COMMENT: Still No Luck

Opposed, too, were the Department of Labor, the Employers Confederation of the Philippines and the business communities in general. The National Economic and Development Authority warned of “the disastrous effects of the bill on the economy”.

 

The House must have been unnerved. Rep. Jesus Remulla (Cavite), on January 22, moved to recall HB 345 on a very ridiculous pretext: “to allow further consultations with concerned sectors”.  During its six-year pendency, all “concerned sectors” had not been consulted?

 

It has not been reported if the Remulla motion has been approved in the plenary session. Once recalled, HB 345 has a slim chance of passing before Congress adjourns as it will be subject to amendments – most probably radically changing its provisions.  House Majority Leader Prospero Nograles foresaw this.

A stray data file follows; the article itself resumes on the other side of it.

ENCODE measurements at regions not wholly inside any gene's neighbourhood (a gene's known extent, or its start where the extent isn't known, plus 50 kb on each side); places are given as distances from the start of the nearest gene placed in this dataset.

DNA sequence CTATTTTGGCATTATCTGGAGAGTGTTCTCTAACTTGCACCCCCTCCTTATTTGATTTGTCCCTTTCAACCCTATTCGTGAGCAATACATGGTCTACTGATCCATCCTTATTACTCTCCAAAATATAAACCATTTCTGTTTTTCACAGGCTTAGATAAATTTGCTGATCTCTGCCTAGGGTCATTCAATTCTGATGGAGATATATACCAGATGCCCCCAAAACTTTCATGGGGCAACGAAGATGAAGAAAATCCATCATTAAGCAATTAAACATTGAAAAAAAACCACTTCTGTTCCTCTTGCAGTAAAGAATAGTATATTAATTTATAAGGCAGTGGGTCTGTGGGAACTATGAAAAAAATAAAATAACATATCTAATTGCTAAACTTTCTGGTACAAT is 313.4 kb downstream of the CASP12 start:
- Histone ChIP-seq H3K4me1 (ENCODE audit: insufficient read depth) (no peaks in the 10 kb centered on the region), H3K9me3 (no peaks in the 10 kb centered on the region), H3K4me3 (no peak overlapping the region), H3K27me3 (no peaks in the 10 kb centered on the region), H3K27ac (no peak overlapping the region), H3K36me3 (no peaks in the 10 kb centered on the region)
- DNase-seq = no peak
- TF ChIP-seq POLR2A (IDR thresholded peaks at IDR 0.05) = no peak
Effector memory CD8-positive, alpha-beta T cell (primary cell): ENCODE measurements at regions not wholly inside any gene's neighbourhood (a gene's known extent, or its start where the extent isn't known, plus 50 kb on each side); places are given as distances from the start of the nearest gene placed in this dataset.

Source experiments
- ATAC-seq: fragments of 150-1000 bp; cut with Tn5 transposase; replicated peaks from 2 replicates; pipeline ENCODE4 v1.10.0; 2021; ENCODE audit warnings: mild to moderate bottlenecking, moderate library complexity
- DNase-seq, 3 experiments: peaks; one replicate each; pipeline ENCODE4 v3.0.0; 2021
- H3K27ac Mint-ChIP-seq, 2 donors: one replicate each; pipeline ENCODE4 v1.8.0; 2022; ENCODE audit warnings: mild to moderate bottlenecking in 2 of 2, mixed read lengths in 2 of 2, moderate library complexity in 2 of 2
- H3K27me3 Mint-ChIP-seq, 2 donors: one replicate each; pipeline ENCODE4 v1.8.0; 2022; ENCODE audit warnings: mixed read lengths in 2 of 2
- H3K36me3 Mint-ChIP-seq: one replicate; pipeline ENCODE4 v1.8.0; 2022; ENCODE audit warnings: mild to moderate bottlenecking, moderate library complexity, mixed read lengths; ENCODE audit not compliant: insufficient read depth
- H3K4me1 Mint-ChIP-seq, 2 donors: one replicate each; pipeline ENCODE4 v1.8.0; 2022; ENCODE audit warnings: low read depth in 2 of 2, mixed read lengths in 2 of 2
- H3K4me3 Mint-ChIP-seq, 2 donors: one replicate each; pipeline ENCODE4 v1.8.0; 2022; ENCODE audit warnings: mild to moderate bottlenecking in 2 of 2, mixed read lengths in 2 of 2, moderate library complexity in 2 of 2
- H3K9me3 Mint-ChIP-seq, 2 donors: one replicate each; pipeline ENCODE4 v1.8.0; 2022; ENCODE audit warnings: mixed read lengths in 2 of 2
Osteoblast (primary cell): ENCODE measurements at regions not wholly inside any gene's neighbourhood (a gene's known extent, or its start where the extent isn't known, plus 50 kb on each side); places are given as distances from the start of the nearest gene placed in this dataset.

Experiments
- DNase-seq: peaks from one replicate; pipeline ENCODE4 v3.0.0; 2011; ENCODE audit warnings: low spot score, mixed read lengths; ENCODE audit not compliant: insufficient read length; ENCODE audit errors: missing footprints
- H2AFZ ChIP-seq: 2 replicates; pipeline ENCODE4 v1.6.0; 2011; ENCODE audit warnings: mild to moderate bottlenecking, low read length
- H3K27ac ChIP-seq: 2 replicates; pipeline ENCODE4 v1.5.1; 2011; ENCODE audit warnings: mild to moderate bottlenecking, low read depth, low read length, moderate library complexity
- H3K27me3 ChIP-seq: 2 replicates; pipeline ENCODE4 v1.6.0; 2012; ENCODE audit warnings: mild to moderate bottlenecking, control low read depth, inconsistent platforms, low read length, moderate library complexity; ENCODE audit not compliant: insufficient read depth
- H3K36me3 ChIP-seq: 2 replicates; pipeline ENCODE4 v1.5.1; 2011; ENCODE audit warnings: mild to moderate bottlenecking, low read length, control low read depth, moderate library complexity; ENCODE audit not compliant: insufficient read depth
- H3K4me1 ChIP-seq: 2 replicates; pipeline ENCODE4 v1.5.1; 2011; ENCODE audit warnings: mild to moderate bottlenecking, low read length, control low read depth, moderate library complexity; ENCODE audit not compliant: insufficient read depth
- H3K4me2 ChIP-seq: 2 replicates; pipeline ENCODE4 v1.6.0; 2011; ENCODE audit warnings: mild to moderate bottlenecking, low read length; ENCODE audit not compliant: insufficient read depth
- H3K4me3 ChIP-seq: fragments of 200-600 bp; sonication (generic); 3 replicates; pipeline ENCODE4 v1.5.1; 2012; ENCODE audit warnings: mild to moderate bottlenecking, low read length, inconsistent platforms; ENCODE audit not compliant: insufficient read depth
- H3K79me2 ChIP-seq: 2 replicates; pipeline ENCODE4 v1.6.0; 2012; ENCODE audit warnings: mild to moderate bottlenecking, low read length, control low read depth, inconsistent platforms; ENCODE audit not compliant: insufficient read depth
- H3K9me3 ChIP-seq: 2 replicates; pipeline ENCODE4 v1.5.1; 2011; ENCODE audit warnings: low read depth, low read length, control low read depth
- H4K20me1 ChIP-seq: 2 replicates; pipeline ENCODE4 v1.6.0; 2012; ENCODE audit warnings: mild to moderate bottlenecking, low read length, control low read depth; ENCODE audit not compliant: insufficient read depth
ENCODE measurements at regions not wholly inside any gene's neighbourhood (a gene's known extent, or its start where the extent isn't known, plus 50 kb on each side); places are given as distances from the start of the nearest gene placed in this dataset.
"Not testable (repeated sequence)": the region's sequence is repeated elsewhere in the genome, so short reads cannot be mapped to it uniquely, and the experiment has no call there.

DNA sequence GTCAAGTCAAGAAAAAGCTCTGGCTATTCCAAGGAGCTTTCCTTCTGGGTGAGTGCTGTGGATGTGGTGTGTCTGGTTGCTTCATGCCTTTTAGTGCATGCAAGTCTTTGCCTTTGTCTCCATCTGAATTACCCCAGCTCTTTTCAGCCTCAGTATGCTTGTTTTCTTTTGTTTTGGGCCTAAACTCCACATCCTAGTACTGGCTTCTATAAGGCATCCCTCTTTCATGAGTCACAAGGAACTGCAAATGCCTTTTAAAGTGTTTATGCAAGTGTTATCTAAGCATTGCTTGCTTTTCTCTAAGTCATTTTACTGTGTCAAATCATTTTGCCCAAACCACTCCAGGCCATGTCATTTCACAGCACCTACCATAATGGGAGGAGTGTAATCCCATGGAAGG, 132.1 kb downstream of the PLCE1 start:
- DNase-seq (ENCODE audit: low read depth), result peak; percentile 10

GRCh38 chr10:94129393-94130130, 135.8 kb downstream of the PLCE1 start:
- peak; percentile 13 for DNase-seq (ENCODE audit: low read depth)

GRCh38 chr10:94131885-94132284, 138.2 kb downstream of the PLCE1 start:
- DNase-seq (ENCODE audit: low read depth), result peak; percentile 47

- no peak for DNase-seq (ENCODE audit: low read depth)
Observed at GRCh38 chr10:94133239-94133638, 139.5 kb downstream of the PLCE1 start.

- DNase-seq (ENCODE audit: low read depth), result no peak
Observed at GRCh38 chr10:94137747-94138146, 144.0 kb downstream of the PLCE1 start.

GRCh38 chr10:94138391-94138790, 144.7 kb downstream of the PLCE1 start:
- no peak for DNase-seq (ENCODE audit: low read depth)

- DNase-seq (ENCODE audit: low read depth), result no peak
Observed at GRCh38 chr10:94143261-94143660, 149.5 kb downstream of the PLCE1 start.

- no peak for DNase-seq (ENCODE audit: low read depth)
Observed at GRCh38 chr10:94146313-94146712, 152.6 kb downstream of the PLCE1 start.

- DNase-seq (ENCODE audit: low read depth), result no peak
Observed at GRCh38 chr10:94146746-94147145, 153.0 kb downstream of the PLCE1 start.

Would Confirm

 

The move, especially if approved in the plenary session, would confirm the insincerity of the House already glaring in its six-year inaction. It would also confirm its confusion due to mixed signals from the President.

 

On one or two occasions last year, to appease labor, the President asked Congress to consider legislative wage increase. Last January 24, Philippine Daily Inquirer reported: “Palace backs moves to withhold P125-wage hike bill” — a misstatement.

 

On passing HB 345 last December, the House urged the Senate to pass its own version or, implying, be blamed should the P125-wage increase law not be signed by the President before Congress adjourns.  Evidently, it was a political game – playing to win the vote of labor in the May election.